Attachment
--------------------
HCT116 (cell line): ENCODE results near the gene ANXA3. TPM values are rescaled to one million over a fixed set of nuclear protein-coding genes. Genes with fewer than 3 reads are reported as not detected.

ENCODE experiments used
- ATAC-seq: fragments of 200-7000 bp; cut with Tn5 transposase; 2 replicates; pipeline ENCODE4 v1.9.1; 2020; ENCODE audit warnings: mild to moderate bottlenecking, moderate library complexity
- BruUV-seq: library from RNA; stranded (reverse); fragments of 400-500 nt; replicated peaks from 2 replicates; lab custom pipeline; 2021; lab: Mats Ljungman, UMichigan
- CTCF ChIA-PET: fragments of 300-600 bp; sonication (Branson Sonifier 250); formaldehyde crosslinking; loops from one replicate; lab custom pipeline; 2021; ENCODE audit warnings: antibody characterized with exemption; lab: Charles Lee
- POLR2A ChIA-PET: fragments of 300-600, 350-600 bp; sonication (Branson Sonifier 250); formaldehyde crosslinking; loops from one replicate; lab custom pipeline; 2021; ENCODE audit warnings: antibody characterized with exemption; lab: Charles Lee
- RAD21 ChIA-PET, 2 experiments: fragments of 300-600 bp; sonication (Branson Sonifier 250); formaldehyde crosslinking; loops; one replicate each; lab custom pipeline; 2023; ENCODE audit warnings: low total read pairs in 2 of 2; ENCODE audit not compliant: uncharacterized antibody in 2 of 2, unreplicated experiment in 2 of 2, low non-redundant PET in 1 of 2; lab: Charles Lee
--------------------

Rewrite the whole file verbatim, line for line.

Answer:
HCT116 (cell line): ENCODE results near the gene ANXA3. TPM values are rescaled to one million over a fixed set of nuclear protein-coding genes. Genes with fewer than 3 reads are reported as not detected.

ENCODE experiments used
- ATAC-seq: fragments of 200-7000 bp; cut with Tn5 transposase; 2 replicates; pipeline ENCODE4 v1.9.1; 2020; ENCODE audit warnings: mild to moderate bottlenecking, moderate library complexity
- BruUV-seq: library from RNA; stranded (reverse); fragments of 400-500 nt; replicated peaks from 2 replicates; lab custom pipeline; 2021; lab: Mats Ljungman, UMichigan
- CTCF ChIA-PET: fragments of 300-600 bp; sonication (Branson Sonifier 250); formaldehyde crosslinking; loops from one replicate; lab custom pipeline; 2021; ENCODE audit warnings: antibody characterized with exemption; lab: Charles Lee
- POLR2A ChIA-PET: fragments of 300-600, 350-600 bp; sonication (Branson Sonifier 250); formaldehyde crosslinking; loops from one replicate; lab custom pipeline; 2021; ENCODE audit warnings: antibody characterized with exemption; lab: Charles Lee
- RAD21 ChIA-PET, 2 experiments: fragments of 300-600 bp; sonication (Branson Sonifier 250); formaldehyde crosslinking; loops; one replicate each; lab custom pipeline; 2023; ENCODE audit warnings: low total read pairs in 2 of 2; ENCODE audit not compliant: uncharacterized antibody in 2 of 2, unreplicated experiment in 2 of 2, low non-redundant PET in 1 of 2; lab: Charles Lee